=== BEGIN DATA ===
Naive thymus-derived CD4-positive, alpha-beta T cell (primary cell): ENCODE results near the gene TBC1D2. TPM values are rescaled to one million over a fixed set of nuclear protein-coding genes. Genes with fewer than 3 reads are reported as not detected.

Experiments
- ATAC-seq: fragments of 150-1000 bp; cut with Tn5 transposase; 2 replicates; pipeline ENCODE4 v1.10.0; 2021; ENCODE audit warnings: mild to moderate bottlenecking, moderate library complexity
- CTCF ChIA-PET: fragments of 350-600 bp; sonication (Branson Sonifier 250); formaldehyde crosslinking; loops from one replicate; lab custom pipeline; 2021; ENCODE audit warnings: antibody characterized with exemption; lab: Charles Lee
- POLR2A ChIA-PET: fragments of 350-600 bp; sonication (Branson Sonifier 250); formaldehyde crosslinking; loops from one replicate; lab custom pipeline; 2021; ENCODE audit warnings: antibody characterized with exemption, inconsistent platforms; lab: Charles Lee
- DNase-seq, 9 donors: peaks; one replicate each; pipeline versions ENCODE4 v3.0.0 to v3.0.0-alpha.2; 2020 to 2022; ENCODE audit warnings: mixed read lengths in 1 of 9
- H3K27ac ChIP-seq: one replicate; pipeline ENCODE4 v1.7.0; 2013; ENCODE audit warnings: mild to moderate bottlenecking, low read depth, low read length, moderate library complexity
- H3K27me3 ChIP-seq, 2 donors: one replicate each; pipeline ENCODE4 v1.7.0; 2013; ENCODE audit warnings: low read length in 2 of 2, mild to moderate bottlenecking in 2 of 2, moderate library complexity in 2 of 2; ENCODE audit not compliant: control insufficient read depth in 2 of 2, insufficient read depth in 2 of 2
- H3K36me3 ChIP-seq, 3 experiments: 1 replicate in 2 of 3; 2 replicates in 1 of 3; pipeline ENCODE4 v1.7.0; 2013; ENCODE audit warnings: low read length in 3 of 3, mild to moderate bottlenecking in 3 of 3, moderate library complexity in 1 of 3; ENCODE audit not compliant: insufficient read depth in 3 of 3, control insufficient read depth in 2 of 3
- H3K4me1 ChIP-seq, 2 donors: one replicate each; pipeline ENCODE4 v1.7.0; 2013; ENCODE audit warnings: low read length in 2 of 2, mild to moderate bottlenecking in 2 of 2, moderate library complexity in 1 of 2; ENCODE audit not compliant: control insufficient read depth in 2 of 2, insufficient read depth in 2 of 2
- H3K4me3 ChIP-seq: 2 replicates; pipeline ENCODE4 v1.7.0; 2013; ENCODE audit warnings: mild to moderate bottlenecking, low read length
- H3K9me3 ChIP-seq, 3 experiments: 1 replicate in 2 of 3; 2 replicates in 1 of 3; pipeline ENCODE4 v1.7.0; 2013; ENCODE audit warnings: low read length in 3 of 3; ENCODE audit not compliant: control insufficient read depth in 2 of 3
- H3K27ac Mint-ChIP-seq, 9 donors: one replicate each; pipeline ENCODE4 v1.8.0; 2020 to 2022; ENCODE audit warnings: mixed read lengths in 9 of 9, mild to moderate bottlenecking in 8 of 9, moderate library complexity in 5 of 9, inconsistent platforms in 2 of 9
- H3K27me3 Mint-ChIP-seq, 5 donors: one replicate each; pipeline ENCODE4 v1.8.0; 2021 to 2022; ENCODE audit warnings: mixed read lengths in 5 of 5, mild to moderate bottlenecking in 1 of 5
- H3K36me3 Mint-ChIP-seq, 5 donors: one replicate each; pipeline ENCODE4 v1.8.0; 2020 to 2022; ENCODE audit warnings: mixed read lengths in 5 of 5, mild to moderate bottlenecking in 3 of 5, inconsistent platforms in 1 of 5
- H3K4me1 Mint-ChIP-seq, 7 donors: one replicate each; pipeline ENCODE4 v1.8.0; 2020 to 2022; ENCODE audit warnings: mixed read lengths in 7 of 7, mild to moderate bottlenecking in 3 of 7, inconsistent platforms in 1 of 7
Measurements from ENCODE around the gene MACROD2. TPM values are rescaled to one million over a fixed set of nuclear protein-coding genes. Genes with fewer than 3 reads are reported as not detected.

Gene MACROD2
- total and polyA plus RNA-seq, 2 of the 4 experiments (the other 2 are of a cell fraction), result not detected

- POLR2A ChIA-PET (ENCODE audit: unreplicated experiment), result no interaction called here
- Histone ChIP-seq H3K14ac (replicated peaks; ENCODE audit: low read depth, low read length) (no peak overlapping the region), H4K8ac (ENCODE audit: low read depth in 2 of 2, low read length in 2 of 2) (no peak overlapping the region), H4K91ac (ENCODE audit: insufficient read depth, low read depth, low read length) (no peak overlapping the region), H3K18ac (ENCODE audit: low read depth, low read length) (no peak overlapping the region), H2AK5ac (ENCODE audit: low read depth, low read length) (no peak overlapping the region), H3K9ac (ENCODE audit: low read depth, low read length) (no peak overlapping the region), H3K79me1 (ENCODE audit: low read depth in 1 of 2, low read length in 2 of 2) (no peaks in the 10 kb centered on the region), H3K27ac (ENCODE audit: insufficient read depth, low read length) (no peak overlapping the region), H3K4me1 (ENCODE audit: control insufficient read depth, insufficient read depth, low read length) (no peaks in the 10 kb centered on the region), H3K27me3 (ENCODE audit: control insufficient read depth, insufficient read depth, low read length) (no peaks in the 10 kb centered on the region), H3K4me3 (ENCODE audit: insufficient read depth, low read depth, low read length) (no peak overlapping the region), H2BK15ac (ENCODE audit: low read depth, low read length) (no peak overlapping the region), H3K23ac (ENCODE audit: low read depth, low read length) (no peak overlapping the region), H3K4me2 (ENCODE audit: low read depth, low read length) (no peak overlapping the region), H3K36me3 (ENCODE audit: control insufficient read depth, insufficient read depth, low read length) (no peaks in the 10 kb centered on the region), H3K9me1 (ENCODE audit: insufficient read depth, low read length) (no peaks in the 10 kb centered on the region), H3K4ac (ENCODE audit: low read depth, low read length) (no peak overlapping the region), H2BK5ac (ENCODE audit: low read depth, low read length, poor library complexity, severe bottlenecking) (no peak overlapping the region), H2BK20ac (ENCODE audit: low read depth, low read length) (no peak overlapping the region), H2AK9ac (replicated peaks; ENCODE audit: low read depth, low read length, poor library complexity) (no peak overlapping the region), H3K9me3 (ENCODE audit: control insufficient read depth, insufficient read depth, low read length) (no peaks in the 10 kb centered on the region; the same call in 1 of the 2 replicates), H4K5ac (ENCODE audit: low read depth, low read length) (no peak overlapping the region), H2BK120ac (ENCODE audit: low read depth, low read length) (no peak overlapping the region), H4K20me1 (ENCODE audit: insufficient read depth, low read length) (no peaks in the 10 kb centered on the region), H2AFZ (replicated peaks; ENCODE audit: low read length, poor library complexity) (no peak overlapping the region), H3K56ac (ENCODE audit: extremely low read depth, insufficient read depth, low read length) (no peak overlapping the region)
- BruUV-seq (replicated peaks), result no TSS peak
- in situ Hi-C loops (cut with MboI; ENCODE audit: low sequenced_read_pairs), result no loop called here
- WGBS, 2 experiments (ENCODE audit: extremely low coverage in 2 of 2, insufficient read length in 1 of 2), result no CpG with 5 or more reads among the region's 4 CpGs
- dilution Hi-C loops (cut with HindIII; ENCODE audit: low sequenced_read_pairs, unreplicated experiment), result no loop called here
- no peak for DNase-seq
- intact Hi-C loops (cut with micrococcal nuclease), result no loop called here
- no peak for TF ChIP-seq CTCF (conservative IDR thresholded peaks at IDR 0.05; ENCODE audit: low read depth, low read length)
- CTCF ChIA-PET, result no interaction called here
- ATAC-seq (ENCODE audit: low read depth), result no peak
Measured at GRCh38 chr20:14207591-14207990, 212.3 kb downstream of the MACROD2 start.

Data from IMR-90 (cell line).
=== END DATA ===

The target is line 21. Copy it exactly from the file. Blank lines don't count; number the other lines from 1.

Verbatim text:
- Histone ChIP-seq H3K14ac (replicated peaks; ENCODE audit: low read depth, low read length) (no peak overlapping the region), H4K8ac (ENCODE audit: low read depth in 2 of 2, low read length in 2 of 2) (no peak overlapping the region), H4K91ac (ENCODE audit: insufficient read depth, low read depth, low read length) (no peak overlapping the region), H3K18ac (ENCODE audit: low read depth, low read length) (no peak overlapping the region), H2AK5ac (ENCODE audit: low read depth, low read length) (no peak overlapping the region), H3K9ac (ENCODE audit: low read depth, low read length) (no peak overlapping the region), H3K79me1 (ENCODE audit: low read depth in 1 of 2, low read length in 2 of 2) (no peaks in the 10 kb centered on the region), H3K27ac (ENCODE audit: insufficient read depth, low read length) (no peak overlapping the region), H3K4me1 (ENCODE audit: control insufficient read depth, insufficient read depth, low read length) (no peaks in the 10 kb centered on the region), H3K27me3 (ENCODE audit: control insufficient read depth, insufficient read depth, low read length) (no peaks in the 10 kb centered on the region), H3K4me3 (ENCODE audit: insufficient read depth, low read depth, low read length) (no peak overlapping the region), H2BK15ac (ENCODE audit: low read depth, low read length) (no peak overlapping the region), H3K23ac (ENCODE audit: low read depth, low read length) (no peak overlapping the region), H3K4me2 (ENCODE audit: low read depth, low read length) (no peak overlapping the region), H3K36me3 (ENCODE audit: control insufficient read depth, insufficient read depth, low read length) (no peaks in the 10 kb centered on the region), H3K9me1 (ENCODE audit: insufficient read depth, low read length) (no peaks in the 10 kb centered on the region), H3K4ac (ENCODE audit: low read depth, low read length) (no peak overlapping the region), H2BK5ac (ENCODE audit: low read depth, low read length, poor library complexity, severe bottlenecking) (no peak overlapping the region), H2BK20ac (ENCODE audit: low read depth, low read length) (no peak overlapping the region), H2AK9ac (replicated peaks; ENCODE audit: low read depth, low read length, poor library complexity) (no peak overlapping the region), H3K9me3 (ENCODE audit: control insufficient read depth, insufficient read depth, low read length) (no peaks in the 10 kb centered on the region; the same call in 1 of the 2 replicates), H4K5ac (ENCODE audit: low read depth, low read length) (no peak overlapping the region), H2BK120ac (ENCODE audit: low read depth, low read length) (no peak overlapping the region), H4K20me1 (ENCODE audit: insufficient read depth, low read length) (no peaks in the 10 kb centered on the region), H2AFZ (replicated peaks; ENCODE audit: low read length, poor library complexity) (no peak overlapping the region), H3K56ac (ENCODE audit: extremely low read depth, insufficient read depth, low read length) (no peak overlapping the region)